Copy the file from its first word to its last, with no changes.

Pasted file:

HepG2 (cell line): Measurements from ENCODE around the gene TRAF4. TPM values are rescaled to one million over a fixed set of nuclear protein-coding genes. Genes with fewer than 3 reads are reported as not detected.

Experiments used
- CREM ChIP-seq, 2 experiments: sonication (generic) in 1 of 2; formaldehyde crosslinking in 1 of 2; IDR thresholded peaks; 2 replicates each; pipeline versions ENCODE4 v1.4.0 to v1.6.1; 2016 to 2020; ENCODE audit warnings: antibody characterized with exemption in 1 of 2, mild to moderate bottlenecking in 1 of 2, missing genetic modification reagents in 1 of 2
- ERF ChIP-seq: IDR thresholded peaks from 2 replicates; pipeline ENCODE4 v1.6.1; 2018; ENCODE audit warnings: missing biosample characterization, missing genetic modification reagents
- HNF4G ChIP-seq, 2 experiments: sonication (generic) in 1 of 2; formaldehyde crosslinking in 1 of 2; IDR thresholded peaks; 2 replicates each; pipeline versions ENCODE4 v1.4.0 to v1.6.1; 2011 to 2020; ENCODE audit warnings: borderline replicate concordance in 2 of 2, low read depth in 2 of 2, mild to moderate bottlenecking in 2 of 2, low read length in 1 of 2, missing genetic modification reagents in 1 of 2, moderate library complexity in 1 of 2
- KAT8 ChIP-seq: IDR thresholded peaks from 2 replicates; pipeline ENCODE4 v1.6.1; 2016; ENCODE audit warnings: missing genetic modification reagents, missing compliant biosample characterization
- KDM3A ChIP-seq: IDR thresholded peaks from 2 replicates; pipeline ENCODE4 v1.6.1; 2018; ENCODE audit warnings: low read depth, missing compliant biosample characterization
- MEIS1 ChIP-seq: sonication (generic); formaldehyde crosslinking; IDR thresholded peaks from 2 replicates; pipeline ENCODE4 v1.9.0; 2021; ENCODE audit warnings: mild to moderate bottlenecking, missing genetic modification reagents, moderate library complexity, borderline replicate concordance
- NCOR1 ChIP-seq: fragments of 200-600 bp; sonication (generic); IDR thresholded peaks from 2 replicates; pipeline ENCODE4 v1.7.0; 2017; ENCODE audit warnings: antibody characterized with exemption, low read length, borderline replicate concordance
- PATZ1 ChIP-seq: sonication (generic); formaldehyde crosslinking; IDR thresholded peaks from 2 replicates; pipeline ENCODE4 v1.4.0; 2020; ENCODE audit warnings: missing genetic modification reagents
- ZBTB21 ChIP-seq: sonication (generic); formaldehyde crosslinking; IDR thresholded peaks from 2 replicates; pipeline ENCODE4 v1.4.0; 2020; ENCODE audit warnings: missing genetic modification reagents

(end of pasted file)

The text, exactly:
HepG2 (cell line): Measurements from ENCODE around the gene TRAF4. TPM values are rescaled to one million over a fixed set of nuclear protein-coding genes. Genes with fewer than 3 reads are reported as not detected.

Experiments used
- CREM ChIP-seq, 2 experiments: sonication (generic) in 1 of 2; formaldehyde crosslinking in 1 of 2; IDR thresholded peaks; 2 replicates each; pipeline versions ENCODE4 v1.4.0 to v1.6.1; 2016 to 2020; ENCODE audit warnings: antibody characterized with exemption in 1 of 2, mild to moderate bottlenecking in 1 of 2, missing genetic modification reagents in 1 of 2
- ERF ChIP-seq: IDR thresholded peaks from 2 replicates; pipeline ENCODE4 v1.6.1; 2018; ENCODE audit warnings: missing biosample characterization, missing genetic modification reagents
- HNF4G ChIP-seq, 2 experiments: sonication (generic) in 1 of 2; formaldehyde crosslinking in 1 of 2; IDR thresholded peaks; 2 replicates each; pipeline versions ENCODE4 v1.4.0 to v1.6.1; 2011 to 2020; ENCODE audit warnings: borderline replicate concordance in 2 of 2, low read depth in 2 of 2, mild to moderate bottlenecking in 2 of 2, low read length in 1 of 2, missing genetic modification reagents in 1 of 2, moderate library complexity in 1 of 2
- KAT8 ChIP-seq: IDR thresholded peaks from 2 replicates; pipeline ENCODE4 v1.6.1; 2016; ENCODE audit warnings: missing genetic modification reagents, missing compliant biosample characterization
- KDM3A ChIP-seq: IDR thresholded peaks from 2 replicates; pipeline ENCODE4 v1.6.1; 2018; ENCODE audit warnings: low read depth, missing compliant biosample characterization
- MEIS1 ChIP-seq: sonication (generic); formaldehyde crosslinking; IDR thresholded peaks from 2 replicates; pipeline ENCODE4 v1.9.0; 2021; ENCODE audit warnings: mild to moderate bottlenecking, missing genetic modification reagents, moderate library complexity, borderline replicate concordance
- NCOR1 ChIP-seq: fragments of 200-600 bp; sonication (generic); IDR thresholded peaks from 2 replicates; pipeline ENCODE4 v1.7.0; 2017; ENCODE audit warnings: antibody characterized with exemption, low read length, borderline replicate concordance
- PATZ1 ChIP-seq: sonication (generic); formaldehyde crosslinking; IDR thresholded peaks from 2 replicates; pipeline ENCODE4 v1.4.0; 2020; ENCODE audit warnings: missing genetic modification reagents
- ZBTB21 ChIP-seq: sonication (generic); formaldehyde crosslinking; IDR thresholded peaks from 2 replicates; pipeline ENCODE4 v1.4.0; 2020; ENCODE audit warnings: missing genetic modification reagents